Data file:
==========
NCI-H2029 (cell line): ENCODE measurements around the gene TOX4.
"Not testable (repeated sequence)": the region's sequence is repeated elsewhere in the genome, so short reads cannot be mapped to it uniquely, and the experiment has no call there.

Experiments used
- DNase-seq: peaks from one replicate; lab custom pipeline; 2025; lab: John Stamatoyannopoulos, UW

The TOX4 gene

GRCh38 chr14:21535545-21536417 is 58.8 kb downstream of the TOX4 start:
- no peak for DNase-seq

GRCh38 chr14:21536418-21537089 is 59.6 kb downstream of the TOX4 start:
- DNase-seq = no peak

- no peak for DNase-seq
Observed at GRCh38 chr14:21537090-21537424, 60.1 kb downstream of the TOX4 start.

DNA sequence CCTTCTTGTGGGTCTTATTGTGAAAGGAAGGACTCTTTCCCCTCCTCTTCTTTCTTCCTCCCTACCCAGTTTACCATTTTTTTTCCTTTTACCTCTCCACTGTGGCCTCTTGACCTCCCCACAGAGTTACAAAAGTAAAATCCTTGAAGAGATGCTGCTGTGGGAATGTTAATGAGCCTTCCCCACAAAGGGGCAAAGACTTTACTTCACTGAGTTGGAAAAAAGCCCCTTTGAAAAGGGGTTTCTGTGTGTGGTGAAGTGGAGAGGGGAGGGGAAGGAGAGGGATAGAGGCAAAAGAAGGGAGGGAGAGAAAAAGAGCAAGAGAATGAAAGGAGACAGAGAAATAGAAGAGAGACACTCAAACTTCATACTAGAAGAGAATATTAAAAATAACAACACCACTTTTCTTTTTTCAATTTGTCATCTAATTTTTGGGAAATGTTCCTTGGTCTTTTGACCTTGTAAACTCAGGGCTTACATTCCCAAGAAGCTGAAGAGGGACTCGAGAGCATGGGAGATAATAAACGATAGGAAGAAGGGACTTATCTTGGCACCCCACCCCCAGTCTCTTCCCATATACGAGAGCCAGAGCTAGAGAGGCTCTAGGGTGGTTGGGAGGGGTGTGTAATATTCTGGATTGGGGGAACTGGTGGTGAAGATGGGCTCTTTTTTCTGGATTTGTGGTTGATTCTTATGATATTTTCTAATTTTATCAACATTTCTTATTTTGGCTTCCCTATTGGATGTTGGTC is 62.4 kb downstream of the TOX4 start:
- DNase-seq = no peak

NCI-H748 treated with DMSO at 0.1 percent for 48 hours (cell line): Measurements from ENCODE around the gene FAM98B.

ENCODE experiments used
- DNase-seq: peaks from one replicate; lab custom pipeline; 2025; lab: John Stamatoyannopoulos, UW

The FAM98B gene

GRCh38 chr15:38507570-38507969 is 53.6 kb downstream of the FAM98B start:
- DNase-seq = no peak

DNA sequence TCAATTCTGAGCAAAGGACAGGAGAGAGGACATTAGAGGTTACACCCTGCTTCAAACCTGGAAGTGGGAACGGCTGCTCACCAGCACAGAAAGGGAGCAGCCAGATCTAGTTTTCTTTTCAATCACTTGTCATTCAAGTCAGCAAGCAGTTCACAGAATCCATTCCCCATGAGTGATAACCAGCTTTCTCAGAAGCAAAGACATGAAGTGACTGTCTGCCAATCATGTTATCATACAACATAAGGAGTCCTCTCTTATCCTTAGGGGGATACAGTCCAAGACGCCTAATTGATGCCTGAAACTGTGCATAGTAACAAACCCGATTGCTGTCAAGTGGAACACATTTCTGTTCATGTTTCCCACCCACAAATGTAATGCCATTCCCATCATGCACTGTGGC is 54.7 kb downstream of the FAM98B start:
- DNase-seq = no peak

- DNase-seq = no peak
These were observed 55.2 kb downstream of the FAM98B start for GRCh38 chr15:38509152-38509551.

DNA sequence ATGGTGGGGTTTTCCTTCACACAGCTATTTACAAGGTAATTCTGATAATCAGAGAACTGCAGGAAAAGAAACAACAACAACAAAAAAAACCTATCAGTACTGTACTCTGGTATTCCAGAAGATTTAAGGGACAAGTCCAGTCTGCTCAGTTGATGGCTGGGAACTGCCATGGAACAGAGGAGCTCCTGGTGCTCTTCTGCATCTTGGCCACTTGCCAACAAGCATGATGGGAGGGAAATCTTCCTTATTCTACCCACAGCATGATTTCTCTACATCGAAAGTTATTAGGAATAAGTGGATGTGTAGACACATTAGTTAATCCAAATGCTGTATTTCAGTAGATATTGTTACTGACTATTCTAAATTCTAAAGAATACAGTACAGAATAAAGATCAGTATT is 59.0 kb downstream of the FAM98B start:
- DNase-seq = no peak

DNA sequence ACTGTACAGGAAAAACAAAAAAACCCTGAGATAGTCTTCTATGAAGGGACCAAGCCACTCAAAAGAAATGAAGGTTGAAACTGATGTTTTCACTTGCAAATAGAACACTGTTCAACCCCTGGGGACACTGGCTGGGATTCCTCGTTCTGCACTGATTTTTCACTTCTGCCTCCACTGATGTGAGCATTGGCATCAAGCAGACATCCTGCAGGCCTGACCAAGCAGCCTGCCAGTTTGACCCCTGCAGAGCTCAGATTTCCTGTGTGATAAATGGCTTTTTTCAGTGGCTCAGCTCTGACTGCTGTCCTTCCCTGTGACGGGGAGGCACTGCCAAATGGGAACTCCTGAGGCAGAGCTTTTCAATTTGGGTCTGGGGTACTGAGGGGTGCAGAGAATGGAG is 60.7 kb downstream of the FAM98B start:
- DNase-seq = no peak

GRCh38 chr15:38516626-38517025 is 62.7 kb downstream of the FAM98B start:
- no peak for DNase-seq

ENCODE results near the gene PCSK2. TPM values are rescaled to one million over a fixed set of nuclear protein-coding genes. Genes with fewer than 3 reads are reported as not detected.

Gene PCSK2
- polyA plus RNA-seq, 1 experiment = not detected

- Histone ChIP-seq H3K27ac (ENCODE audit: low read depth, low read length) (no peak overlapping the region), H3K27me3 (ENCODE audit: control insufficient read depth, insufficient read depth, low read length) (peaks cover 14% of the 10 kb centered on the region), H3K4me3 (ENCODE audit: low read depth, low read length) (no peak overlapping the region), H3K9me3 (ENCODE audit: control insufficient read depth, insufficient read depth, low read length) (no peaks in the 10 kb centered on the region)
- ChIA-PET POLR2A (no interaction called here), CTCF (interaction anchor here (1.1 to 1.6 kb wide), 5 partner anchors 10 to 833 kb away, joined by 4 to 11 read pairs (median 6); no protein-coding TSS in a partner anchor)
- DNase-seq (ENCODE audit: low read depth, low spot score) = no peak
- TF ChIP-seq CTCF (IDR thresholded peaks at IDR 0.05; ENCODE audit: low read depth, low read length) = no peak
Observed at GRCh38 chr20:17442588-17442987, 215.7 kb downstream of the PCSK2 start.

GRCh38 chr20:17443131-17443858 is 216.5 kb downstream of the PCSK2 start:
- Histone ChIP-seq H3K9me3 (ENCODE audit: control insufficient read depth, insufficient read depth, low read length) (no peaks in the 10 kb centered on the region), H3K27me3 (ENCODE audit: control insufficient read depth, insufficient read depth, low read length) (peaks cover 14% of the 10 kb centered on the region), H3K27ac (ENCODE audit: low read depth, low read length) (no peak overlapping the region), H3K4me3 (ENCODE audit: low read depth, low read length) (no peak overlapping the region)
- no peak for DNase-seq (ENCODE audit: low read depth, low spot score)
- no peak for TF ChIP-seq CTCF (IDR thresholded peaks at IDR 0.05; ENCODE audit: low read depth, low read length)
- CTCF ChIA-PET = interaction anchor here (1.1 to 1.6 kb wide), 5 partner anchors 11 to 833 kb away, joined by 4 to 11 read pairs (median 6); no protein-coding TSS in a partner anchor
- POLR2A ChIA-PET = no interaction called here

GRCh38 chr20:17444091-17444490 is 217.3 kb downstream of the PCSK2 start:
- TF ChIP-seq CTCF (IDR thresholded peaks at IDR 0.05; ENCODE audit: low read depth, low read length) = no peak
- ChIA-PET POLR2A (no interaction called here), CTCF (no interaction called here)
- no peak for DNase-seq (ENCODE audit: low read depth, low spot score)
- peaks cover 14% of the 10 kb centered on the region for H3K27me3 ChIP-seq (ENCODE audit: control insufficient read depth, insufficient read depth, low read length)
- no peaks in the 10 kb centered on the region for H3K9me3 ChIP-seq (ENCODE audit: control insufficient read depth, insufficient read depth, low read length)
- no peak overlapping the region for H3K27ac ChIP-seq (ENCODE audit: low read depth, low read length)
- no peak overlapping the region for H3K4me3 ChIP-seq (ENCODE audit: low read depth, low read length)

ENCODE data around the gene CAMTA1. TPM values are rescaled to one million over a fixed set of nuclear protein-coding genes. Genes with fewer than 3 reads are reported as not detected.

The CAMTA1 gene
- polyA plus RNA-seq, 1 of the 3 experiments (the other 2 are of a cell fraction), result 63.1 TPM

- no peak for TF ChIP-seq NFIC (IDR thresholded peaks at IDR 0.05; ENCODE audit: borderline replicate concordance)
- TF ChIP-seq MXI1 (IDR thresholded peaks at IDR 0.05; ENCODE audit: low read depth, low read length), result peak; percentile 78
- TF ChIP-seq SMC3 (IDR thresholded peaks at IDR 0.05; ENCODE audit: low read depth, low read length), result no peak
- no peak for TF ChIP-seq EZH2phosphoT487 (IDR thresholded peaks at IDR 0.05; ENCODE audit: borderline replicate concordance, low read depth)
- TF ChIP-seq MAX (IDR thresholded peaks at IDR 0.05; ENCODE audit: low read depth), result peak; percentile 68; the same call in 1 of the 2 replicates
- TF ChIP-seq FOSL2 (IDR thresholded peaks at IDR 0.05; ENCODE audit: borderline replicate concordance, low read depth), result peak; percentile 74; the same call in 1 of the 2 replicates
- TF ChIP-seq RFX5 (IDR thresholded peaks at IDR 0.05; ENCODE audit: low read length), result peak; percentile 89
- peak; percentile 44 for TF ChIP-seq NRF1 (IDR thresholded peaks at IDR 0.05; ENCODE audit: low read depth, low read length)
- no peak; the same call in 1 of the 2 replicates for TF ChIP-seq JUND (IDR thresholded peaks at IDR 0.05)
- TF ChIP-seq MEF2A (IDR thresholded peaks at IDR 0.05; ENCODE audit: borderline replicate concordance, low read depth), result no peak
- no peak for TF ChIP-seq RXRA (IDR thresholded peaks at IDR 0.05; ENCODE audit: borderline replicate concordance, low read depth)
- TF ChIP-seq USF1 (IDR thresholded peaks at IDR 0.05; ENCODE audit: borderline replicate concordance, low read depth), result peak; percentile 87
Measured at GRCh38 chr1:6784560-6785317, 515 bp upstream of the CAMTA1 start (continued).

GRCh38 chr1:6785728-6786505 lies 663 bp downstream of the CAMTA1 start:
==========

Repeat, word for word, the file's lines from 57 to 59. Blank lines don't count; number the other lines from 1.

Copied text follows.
- TF ChIP-seq SMC3 (IDR thresholded peaks at IDR 0.05; ENCODE audit: low read depth, low read length), result no peak
- no peak for TF ChIP-seq EZH2phosphoT487 (IDR thresholded peaks at IDR 0.05; ENCODE audit: borderline replicate concordance, low read depth)
- TF ChIP-seq MAX (IDR thresholded peaks at IDR 0.05; ENCODE audit: low read depth), result peak; percentile 68; the same call in 1 of the 2 replicates